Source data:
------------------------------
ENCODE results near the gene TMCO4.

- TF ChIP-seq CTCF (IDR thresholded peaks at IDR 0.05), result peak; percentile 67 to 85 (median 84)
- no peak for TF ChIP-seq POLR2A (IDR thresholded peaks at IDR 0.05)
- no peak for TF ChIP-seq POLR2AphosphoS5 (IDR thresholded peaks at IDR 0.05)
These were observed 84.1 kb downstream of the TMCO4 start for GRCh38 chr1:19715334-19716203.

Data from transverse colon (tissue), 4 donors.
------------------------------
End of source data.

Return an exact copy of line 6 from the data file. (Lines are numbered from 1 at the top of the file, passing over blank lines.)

Data from transverse colon (tissue), 4 donors.